Saturday 6th July, 2013
12:00pm to 12:45pm
State of play before negotiations
Since January 2012, Members of European Parliament and governments of EU countries have been discussing a proposal by the European Commission to modernise EU data protection rules. Both the Parliament and the governments (acting as the Council of Ministers) want to define their respective positions in June and then start to negotiate with each other. The outcome will directly affect privacy of citizens in more than 30 countries. The talk will highlight the state of procedure, the objectives of both sides and the expected next steps.
In January 2012, the European Commission has proposed two new instrument on data protection in the EU: a regulation for the private sector and the general administration and a Directive for the police and justice cooperation. Its aim was to modernise the rules so that t is easier to apply them in a networked world and to increase the level of harmonisation between the 34 countries who will have to apply them. Both the rules themselves and the procedures to enforce them shall be more uniform and easier to apply for organisations that have activities in more than one country, and citizens shall enjoy the same level of rights everywhere.
In order for the new draft regulation and directive to become law, the European Parliament and the Council of Ministers of the EU, composed of the 28 governments of Member States, will have to agree on a common text.
The EP is planning to vote on its own draft texts in June, and the Irish Presidency of the Council has also put huge efforts in trying to achieve a political agreement that is supported by a majority of Member States.
If everything goes according to plan, at the time of SIGINT, both starting positions will be known, so that citizens could assess what is at stake and discuss the possible results.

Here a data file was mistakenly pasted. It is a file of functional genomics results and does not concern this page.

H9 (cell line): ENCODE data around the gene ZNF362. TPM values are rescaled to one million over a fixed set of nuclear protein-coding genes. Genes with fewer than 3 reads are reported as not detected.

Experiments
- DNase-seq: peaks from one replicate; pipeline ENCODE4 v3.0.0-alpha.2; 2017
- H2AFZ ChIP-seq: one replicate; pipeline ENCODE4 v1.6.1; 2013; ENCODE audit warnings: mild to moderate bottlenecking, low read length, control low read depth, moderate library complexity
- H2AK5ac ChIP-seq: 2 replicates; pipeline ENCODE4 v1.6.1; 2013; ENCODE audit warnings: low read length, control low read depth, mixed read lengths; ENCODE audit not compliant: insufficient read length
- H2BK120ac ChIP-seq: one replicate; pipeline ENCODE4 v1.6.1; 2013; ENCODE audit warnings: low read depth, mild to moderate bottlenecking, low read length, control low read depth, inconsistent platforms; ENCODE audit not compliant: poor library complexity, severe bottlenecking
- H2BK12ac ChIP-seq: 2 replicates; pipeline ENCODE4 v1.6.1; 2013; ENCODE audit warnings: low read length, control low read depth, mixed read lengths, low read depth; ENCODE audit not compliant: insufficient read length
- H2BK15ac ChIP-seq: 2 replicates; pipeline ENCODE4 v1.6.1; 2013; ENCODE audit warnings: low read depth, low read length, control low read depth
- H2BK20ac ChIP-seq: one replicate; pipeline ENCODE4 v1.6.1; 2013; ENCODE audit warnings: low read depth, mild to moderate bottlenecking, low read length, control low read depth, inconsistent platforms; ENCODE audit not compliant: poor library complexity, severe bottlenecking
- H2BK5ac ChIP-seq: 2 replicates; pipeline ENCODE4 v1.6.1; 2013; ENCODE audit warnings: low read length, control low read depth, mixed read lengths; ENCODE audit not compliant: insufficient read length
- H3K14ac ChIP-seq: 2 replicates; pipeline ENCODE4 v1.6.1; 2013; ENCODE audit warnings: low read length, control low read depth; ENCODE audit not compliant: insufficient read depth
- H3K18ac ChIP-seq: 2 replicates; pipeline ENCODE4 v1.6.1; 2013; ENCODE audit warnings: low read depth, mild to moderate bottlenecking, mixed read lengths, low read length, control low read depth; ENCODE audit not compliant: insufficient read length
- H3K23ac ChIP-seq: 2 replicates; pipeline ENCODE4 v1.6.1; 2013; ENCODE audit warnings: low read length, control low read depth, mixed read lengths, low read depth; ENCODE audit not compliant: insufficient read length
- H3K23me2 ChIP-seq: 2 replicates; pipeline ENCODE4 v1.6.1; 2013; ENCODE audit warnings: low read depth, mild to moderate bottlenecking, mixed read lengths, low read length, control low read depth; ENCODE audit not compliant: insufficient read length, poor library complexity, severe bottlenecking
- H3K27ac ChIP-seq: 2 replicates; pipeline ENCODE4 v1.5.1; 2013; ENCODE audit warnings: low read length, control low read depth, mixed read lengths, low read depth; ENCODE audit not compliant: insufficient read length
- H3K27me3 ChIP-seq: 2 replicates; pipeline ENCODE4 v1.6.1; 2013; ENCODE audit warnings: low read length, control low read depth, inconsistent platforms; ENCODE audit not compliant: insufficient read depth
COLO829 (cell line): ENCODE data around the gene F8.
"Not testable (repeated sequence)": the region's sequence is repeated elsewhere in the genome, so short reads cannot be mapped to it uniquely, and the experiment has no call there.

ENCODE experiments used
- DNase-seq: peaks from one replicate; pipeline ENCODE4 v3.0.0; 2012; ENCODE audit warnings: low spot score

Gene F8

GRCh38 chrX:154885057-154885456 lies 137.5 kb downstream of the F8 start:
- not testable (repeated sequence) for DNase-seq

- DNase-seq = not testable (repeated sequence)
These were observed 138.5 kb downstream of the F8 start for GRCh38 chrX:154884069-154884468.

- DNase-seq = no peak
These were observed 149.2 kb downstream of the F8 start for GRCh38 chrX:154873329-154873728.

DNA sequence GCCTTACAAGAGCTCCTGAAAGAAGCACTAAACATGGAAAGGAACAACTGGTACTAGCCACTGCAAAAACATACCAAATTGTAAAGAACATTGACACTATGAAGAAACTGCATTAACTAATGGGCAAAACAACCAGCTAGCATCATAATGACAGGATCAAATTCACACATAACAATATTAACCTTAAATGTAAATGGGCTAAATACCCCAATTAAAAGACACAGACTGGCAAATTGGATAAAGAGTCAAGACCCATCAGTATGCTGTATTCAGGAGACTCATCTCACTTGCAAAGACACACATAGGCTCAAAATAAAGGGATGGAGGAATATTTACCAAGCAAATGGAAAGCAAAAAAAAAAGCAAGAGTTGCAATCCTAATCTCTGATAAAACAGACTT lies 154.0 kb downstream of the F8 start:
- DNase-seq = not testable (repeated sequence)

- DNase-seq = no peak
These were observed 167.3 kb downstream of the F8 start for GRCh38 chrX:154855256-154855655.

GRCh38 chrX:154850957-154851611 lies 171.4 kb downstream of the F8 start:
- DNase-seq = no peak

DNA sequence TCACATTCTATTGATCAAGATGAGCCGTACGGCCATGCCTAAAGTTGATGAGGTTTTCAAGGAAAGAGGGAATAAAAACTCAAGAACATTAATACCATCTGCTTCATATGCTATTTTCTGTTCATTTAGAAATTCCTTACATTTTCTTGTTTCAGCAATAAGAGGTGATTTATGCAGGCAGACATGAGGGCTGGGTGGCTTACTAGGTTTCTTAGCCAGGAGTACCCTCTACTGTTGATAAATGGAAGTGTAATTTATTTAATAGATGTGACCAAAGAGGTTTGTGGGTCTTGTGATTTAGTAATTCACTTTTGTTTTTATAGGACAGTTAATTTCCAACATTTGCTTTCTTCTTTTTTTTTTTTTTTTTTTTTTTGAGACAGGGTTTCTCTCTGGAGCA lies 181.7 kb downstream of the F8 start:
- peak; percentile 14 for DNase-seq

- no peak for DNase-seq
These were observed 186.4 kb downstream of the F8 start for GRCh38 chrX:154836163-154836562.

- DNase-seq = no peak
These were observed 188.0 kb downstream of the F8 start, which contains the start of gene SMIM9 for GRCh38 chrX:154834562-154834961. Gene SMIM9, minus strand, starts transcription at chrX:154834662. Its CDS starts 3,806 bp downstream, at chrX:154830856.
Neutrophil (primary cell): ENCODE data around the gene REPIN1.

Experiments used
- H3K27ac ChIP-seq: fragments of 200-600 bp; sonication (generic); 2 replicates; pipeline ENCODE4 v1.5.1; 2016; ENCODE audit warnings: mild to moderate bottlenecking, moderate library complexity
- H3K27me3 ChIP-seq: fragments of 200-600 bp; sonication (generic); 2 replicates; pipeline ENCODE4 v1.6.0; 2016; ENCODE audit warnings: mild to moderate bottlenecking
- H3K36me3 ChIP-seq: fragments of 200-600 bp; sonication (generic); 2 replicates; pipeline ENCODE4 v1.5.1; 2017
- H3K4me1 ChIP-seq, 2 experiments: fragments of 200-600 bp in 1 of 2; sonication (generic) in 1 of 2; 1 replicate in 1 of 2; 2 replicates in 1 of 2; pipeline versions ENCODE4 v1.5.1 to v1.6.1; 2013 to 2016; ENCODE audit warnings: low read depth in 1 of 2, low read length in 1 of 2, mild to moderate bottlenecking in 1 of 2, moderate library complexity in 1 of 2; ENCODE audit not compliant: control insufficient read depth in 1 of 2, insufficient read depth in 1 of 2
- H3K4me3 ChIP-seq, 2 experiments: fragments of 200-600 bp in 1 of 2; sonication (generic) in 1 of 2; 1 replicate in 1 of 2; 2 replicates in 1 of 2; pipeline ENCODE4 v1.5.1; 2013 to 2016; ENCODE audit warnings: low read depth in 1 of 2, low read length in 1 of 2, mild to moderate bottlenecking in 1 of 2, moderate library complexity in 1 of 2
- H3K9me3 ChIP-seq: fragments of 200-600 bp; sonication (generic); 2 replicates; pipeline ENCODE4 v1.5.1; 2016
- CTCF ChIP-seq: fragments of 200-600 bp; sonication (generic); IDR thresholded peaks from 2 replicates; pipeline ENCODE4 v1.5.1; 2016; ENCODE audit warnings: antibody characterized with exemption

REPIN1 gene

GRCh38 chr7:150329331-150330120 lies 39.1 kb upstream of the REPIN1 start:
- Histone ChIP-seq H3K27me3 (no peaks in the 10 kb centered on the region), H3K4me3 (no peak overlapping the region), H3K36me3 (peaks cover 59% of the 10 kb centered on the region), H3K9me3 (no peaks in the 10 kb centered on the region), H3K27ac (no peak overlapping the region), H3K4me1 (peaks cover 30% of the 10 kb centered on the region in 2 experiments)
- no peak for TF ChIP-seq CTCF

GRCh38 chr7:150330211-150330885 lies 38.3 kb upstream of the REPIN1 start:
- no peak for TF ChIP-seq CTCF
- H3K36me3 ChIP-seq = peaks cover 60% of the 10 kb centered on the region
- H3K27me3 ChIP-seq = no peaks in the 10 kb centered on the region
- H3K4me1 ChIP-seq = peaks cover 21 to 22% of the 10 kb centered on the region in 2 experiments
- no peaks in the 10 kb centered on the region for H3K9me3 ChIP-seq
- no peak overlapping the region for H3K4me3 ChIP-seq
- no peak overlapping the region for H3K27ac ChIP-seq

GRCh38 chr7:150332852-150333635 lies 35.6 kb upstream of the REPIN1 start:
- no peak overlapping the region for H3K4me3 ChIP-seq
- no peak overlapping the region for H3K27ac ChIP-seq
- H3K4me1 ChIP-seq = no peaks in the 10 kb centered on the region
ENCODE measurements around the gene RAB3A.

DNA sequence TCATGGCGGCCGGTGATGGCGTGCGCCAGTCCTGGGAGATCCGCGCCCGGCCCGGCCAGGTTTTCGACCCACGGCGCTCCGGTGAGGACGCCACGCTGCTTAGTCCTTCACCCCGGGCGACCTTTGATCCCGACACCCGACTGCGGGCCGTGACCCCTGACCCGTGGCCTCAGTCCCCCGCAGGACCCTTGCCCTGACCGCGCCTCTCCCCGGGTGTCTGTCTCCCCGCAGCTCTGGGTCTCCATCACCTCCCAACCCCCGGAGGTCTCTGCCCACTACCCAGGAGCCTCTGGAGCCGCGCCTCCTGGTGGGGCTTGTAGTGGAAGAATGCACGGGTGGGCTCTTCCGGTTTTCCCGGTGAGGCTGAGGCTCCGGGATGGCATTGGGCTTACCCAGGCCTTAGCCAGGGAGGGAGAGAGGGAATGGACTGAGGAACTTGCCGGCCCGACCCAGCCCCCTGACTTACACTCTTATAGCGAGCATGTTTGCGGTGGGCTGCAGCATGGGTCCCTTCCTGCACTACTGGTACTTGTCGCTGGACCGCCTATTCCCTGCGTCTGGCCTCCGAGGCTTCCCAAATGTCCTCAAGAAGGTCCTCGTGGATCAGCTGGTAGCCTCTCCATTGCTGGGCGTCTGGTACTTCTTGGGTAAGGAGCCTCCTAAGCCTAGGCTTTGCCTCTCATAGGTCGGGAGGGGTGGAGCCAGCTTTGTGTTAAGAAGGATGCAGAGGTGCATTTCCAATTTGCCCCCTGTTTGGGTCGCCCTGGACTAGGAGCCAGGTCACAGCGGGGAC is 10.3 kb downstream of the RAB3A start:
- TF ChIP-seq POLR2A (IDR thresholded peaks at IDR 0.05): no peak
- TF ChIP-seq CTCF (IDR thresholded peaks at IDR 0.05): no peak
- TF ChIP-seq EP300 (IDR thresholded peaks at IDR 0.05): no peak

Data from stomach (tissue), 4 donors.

While intermediate results from the Council are rarely published, the EP process is quite transparent. Earlier votes in some committees have demonstrated that there are intensive discussions and wide differences between the views of elected members. The influences of industry lobbies has been an issue of huge concern. Civil society groups are calling for support to their campaigns in order to defend privacy rights against what they fear to be an unprecedented assault by businesses exploiting personal data. Data protection authorities have provided comments on different aspects of the drafts and have been particularly critical about the directive for police and justice.
The session will aim to provide insight into the legislative proces, both substance and procedure, and allow for a discussion on content and options for engagement. Particular focus will be put on issues relating to technology development. The discussion could also touch on other EU policy projects relating to data protection.
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